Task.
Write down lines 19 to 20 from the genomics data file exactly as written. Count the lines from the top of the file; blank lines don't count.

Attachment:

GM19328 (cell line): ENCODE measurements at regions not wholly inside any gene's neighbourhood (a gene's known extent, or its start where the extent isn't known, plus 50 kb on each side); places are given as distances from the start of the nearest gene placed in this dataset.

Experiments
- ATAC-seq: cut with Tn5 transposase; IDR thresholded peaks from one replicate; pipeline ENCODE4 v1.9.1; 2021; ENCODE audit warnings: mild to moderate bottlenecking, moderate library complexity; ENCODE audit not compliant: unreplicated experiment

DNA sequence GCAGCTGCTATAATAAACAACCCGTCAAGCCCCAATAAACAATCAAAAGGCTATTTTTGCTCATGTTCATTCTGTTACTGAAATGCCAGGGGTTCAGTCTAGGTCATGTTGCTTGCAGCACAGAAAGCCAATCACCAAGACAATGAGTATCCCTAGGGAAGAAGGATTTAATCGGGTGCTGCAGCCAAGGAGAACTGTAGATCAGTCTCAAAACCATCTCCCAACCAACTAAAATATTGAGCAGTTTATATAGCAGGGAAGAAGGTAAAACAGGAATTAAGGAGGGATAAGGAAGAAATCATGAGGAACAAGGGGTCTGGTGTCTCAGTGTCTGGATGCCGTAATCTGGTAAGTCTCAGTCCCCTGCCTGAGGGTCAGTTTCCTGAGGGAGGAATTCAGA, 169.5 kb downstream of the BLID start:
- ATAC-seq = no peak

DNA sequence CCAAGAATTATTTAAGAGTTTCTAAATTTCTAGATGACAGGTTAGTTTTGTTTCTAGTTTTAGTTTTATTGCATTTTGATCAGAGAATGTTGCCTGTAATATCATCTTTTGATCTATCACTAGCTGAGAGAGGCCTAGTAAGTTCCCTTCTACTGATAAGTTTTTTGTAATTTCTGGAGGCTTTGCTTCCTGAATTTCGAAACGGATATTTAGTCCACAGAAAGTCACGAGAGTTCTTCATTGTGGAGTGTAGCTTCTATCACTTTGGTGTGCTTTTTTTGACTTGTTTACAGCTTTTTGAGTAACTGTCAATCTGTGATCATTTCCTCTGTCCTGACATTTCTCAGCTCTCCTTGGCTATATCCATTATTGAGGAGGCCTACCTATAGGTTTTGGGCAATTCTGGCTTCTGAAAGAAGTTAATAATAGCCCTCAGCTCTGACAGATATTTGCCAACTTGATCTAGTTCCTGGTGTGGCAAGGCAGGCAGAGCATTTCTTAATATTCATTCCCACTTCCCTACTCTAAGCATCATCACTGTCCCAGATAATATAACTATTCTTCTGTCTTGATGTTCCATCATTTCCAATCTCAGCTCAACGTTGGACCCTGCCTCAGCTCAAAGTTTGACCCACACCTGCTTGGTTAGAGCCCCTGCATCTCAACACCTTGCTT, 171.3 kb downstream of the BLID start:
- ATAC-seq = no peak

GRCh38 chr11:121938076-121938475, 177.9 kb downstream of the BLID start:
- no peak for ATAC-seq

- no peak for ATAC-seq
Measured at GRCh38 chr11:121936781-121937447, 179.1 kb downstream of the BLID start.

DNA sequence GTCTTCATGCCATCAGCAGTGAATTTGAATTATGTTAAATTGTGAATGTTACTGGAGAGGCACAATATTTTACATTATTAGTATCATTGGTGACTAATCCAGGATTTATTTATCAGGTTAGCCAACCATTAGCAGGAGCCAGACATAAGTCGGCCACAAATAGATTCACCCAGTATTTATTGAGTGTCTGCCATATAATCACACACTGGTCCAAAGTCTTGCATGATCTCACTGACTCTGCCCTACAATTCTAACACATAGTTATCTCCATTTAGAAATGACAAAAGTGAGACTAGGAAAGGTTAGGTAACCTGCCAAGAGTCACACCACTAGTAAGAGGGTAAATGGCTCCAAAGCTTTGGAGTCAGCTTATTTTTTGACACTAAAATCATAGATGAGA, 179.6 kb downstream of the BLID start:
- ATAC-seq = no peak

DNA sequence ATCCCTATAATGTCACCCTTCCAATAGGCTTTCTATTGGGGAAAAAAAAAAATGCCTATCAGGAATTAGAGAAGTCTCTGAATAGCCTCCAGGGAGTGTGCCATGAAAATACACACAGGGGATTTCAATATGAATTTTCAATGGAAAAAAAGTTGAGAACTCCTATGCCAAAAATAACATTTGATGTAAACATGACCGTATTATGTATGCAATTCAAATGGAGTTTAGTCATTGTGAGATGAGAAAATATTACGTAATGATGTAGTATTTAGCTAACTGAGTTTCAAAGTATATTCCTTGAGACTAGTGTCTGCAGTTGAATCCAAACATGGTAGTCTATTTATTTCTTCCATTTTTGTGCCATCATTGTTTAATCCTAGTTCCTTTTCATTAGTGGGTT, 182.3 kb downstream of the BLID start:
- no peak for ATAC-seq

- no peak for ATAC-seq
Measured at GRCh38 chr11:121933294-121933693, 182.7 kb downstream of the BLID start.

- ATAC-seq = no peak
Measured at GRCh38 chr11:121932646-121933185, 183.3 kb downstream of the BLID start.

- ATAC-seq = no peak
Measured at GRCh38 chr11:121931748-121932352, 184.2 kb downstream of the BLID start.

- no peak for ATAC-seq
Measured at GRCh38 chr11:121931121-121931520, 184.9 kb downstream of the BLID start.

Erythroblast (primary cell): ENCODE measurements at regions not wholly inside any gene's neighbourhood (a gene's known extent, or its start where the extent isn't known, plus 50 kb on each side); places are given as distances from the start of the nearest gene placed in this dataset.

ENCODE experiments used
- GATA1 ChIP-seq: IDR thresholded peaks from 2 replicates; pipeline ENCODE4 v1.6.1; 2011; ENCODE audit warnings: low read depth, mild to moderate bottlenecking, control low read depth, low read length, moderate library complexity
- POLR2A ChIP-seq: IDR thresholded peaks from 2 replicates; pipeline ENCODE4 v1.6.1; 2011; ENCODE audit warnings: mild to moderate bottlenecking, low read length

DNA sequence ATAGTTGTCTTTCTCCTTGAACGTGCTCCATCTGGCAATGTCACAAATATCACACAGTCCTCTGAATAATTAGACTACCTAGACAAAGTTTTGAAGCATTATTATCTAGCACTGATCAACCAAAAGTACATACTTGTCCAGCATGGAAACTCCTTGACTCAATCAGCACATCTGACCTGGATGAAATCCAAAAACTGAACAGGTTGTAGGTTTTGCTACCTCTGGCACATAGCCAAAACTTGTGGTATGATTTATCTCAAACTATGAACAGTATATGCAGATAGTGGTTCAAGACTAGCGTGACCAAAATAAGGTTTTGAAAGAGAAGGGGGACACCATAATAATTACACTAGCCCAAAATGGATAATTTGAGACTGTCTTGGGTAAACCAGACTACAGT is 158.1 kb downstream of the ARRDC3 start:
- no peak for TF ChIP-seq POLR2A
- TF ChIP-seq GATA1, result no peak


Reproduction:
Measured at GRCh38 chr11:121932646-121933185, 183.3 kb downstream of the BLID start.

- ATAC-seq = no peak